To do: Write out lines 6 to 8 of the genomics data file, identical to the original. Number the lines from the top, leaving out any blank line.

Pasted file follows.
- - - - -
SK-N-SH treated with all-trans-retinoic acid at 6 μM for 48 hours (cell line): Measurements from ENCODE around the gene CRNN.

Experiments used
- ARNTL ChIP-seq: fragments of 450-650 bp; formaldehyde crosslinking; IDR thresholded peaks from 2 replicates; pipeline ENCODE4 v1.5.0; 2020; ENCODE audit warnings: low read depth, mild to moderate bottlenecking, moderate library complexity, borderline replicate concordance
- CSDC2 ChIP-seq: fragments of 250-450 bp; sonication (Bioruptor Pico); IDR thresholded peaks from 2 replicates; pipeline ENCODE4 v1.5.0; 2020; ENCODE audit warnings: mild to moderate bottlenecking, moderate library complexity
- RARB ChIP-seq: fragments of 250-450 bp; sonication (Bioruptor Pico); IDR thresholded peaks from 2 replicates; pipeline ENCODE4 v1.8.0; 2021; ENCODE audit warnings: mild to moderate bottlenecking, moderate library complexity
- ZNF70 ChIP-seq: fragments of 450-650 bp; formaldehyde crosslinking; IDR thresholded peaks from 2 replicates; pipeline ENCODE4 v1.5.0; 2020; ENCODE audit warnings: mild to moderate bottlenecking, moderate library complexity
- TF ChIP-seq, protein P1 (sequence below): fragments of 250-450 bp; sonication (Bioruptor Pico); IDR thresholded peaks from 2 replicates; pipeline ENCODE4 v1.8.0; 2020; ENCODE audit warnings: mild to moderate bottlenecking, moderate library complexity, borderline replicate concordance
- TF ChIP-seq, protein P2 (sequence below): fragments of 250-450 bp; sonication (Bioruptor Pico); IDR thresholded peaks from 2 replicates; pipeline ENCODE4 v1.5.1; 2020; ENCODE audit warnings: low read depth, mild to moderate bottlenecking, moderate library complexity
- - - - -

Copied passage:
- ZNF70 ChIP-seq: fragments of 450-650 bp; formaldehyde crosslinking; IDR thresholded peaks from 2 replicates; pipeline ENCODE4 v1.5.0; 2020; ENCODE audit warnings: mild to moderate bottlenecking, moderate library complexity
- TF ChIP-seq, protein P1 (sequence below): fragments of 250-450 bp; sonication (Bioruptor Pico); IDR thresholded peaks from 2 replicates; pipeline ENCODE4 v1.8.0; 2020; ENCODE audit warnings: mild to moderate bottlenecking, moderate library complexity, borderline replicate concordance
- TF ChIP-seq, protein P2 (sequence below): fragments of 250-450 bp; sonication (Bioruptor Pico); IDR thresholded peaks from 2 replicates; pipeline ENCODE4 v1.5.1; 2020; ENCODE audit warnings: low read depth, mild to moderate bottlenecking, moderate library complexity